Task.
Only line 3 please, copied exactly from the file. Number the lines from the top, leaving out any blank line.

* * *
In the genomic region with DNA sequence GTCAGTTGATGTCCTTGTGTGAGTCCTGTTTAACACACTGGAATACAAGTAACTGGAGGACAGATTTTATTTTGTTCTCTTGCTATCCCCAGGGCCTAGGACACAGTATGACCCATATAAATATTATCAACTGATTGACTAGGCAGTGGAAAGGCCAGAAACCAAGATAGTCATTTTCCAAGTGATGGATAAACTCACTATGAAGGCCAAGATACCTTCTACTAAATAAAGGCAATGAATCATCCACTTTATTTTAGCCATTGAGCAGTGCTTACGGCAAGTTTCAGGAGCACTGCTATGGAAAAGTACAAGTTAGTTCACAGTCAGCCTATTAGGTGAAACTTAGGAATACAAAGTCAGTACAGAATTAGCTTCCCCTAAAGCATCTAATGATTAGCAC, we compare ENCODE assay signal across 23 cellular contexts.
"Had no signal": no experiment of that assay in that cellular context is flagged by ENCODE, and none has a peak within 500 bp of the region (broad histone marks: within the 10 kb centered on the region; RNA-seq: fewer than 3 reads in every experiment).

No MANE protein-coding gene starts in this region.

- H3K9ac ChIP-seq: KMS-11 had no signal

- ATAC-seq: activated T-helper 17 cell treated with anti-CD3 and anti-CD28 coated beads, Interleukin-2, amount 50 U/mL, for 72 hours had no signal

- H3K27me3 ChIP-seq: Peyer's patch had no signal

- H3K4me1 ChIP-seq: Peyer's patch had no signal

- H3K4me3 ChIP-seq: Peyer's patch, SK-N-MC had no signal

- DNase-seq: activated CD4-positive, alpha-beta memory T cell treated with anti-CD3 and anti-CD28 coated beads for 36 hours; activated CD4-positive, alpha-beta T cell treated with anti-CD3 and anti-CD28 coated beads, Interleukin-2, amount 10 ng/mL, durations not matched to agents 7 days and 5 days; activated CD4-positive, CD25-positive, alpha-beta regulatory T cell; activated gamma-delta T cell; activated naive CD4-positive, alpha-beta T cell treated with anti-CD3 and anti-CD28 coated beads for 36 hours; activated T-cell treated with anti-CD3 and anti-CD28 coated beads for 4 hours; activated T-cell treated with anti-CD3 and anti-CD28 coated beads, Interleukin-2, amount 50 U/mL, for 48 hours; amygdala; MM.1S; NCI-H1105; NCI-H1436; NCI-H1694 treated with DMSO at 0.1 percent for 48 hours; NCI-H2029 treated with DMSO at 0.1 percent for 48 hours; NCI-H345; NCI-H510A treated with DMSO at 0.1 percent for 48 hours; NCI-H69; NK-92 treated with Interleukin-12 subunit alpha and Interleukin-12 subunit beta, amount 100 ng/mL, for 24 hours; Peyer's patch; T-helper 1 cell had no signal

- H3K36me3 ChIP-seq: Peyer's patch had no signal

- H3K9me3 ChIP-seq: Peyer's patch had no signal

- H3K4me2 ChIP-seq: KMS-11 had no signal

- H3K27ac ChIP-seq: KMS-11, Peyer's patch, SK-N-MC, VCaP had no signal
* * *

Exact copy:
No MANE protein-coding gene starts in this region.